Abstract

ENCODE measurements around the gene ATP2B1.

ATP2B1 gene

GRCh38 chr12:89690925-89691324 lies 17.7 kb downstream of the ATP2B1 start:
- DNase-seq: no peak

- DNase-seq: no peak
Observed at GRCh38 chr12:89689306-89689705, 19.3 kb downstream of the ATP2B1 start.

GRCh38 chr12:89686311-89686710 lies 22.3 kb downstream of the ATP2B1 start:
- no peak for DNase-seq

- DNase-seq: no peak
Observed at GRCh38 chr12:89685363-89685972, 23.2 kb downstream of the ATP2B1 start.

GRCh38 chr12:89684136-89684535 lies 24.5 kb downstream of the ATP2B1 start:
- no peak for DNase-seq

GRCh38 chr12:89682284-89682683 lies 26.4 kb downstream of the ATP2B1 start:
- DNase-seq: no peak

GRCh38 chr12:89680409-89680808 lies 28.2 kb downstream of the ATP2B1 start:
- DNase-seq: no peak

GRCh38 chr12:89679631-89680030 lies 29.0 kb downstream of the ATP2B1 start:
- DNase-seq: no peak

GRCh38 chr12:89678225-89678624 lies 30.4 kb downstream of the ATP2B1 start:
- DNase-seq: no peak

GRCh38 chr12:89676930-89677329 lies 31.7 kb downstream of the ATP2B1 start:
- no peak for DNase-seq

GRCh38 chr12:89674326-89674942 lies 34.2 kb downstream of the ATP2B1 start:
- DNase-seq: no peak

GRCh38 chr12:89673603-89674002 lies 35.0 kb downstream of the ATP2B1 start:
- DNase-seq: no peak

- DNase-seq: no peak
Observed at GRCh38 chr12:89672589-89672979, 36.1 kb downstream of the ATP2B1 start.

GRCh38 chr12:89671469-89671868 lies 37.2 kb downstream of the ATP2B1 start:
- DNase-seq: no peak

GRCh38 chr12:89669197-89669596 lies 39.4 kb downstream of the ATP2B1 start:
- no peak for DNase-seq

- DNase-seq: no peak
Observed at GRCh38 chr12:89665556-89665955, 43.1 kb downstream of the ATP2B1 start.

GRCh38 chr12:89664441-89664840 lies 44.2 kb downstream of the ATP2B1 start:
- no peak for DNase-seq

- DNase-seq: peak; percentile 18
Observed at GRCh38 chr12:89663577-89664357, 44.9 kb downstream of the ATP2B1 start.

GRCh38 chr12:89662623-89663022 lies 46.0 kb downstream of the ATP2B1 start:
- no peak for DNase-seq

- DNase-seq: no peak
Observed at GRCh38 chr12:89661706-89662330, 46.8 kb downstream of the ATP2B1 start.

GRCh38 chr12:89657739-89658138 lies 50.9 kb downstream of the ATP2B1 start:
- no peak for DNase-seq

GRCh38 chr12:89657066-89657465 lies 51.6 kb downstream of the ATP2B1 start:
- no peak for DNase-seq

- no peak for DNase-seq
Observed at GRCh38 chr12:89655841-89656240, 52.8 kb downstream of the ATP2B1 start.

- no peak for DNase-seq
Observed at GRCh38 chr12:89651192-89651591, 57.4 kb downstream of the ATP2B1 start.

Stable paleomagnetic components in the Upper Devonian Catskill red beds yield a pole position at lat 43.5°N, long 124.2°E (A95 = 4.5°). On the basis of results from a regional fold test on a collection of 54 samples from nine sites in the central Appalachians, we conclude that the magnetization predates folding and is therefore pre-Permian in age. This Catskill pole is similar to previously published Devonian poles obtained from flat-lying formations of cratonic North America. The positive fold test of the Catskill red beds is the first for rocks of Devonian age from the North American craton and eliminates the possibility that a Permian remagnetization occurred. Some samples, moreover, contained antiparallel characteristic magnetizations of both normal and reversed polarity, which further strengthens the arguments for a Late Devonian age of the magnetization. The Devonian poles of cratonic North America are, as previously noted by Kent and Opdyke, significantly different from Late Devonian poles of the New England-Canadian Maritime province area. This suggests the possibility that after Late Devonian time, the New England-Maritime province underwent sinistral strike-slip movements relative to cratonic North America.

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